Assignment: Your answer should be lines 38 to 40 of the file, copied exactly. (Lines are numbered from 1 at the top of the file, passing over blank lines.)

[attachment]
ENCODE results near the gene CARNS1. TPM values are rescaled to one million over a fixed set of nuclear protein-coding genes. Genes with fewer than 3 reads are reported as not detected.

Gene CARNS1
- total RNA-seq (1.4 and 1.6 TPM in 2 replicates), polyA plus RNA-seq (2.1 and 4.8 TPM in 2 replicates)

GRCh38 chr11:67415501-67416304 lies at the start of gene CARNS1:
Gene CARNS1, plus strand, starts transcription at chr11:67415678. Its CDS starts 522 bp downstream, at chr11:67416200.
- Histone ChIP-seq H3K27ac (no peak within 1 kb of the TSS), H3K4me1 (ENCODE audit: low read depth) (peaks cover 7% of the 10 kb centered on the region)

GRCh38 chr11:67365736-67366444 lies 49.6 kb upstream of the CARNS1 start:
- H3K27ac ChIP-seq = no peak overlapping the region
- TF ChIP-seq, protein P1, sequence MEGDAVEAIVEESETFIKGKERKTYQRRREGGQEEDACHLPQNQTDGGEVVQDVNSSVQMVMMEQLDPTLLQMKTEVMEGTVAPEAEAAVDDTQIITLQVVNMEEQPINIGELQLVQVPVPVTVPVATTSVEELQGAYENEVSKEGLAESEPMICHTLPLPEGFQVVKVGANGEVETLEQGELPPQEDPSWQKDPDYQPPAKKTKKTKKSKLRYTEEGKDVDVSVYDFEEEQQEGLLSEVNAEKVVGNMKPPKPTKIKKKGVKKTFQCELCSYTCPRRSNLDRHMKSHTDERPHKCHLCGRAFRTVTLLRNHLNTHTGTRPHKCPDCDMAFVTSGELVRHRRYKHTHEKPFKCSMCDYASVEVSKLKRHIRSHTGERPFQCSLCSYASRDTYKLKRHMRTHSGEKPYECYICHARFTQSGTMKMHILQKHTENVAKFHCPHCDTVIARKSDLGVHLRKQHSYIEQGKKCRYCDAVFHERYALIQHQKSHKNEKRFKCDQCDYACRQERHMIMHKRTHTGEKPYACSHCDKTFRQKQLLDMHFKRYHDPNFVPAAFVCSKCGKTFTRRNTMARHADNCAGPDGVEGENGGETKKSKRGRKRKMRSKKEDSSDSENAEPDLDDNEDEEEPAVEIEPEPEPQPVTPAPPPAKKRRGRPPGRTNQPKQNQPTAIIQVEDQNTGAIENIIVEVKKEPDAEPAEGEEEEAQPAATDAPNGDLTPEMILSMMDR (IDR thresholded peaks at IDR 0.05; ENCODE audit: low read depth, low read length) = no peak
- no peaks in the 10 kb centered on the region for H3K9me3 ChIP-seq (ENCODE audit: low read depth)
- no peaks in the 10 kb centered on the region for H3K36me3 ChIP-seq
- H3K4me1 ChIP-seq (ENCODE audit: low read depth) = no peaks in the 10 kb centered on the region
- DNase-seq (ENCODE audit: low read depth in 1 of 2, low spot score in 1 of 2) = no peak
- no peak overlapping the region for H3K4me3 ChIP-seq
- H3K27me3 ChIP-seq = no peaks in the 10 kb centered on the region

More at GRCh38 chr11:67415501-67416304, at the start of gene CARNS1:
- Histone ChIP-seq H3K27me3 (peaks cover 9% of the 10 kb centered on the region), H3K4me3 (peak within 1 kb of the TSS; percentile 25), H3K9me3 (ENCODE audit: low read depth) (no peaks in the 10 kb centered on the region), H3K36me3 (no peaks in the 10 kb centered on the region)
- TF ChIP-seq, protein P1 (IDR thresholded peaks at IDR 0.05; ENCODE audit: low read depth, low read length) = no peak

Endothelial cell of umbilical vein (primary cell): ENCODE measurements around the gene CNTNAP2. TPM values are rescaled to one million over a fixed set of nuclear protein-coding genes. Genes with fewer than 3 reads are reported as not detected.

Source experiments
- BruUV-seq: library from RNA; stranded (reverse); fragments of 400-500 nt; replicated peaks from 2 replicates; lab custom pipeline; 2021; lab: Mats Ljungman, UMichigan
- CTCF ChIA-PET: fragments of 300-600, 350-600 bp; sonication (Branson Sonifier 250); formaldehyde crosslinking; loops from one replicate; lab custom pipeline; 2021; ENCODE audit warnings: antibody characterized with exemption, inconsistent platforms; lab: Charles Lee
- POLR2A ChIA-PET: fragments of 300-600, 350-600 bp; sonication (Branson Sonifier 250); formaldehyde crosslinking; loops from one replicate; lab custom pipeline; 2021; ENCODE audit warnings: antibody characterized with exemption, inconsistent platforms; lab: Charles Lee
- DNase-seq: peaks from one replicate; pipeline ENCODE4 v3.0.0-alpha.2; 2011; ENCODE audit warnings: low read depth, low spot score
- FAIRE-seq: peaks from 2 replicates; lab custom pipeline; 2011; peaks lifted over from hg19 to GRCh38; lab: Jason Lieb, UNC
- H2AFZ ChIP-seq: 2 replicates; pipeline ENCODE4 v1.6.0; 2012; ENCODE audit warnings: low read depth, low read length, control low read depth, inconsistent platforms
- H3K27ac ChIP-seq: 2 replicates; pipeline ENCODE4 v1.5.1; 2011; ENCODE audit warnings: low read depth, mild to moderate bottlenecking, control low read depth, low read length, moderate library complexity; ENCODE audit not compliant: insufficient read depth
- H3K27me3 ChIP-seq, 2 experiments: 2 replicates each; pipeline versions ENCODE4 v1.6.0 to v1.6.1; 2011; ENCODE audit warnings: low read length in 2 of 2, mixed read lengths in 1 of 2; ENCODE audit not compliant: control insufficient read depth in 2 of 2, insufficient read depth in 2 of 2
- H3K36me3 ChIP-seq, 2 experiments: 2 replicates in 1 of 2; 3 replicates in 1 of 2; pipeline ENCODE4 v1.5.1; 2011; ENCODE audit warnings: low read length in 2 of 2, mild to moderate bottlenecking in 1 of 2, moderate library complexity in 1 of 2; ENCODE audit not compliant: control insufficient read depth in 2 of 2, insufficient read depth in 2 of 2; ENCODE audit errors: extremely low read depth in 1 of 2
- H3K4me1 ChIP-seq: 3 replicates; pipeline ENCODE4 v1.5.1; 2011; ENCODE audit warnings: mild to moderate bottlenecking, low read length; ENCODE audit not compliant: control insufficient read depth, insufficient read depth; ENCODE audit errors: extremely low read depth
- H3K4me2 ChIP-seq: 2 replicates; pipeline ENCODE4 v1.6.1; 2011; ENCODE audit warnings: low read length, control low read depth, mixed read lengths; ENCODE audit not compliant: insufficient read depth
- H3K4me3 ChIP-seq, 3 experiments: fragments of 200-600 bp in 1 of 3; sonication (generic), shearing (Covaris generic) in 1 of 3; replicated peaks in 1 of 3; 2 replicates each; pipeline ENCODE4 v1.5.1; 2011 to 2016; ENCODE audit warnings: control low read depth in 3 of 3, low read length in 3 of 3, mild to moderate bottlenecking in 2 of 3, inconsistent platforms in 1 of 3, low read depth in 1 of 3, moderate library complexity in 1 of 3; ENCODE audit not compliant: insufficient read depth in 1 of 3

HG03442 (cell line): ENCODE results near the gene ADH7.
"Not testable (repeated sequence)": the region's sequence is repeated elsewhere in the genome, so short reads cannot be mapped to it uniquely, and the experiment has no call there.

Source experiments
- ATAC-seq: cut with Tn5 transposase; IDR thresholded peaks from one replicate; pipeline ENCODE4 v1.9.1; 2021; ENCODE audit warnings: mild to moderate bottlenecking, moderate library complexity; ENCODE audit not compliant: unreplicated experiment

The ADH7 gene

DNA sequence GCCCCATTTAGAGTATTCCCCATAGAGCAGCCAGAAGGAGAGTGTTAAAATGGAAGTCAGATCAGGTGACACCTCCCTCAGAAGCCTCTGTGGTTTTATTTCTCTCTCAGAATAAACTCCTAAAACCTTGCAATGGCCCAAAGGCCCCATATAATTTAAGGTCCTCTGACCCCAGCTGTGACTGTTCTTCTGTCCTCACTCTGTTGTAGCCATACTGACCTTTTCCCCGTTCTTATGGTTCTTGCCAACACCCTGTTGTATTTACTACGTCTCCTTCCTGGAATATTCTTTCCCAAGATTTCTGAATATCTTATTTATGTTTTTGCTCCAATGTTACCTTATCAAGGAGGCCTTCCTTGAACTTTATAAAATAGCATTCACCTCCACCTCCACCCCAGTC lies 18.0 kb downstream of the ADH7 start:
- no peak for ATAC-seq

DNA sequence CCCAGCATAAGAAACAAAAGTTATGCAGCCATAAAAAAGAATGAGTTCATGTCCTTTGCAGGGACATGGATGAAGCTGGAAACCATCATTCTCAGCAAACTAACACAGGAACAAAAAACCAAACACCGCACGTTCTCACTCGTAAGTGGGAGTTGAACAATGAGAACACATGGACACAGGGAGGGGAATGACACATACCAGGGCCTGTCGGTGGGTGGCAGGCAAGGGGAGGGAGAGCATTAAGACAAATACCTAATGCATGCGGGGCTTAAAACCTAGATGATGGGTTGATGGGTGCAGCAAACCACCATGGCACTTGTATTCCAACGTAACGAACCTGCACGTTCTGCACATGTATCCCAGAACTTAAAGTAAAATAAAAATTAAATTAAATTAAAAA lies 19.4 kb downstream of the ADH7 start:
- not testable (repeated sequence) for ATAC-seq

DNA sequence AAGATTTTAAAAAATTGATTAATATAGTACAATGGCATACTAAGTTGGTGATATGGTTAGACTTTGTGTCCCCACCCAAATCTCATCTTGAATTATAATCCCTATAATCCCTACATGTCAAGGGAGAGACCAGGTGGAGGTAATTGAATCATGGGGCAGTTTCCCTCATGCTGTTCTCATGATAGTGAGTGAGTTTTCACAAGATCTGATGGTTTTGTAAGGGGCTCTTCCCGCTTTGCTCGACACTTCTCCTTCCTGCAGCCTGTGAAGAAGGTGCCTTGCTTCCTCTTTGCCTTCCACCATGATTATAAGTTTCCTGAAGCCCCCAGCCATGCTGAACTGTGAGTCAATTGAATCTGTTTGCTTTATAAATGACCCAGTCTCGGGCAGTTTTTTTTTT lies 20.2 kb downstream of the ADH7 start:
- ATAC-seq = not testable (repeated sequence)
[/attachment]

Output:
DNA sequence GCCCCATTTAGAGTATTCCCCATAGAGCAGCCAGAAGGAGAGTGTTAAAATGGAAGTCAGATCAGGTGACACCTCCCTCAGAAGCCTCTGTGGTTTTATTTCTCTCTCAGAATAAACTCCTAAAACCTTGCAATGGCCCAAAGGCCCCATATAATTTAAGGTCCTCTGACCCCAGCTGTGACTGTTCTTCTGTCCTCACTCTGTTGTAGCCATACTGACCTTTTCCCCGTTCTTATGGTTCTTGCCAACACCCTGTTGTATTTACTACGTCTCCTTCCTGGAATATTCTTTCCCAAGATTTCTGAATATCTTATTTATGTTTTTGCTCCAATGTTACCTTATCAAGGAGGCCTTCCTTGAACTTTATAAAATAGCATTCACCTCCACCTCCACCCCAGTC lies 18.0 kb downstream of the ADH7 start:
- no peak for ATAC-seq

DNA sequence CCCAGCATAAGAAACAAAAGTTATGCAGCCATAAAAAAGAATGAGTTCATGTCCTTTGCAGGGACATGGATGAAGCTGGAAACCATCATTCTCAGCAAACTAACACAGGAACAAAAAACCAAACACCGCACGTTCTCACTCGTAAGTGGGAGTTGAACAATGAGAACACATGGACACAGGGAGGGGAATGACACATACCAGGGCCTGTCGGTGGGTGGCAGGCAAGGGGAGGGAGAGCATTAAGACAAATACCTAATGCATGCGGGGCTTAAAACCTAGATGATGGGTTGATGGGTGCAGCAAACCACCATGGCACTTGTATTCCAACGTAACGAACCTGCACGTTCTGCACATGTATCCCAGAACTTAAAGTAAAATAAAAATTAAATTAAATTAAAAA lies 19.4 kb downstream of the ADH7 start: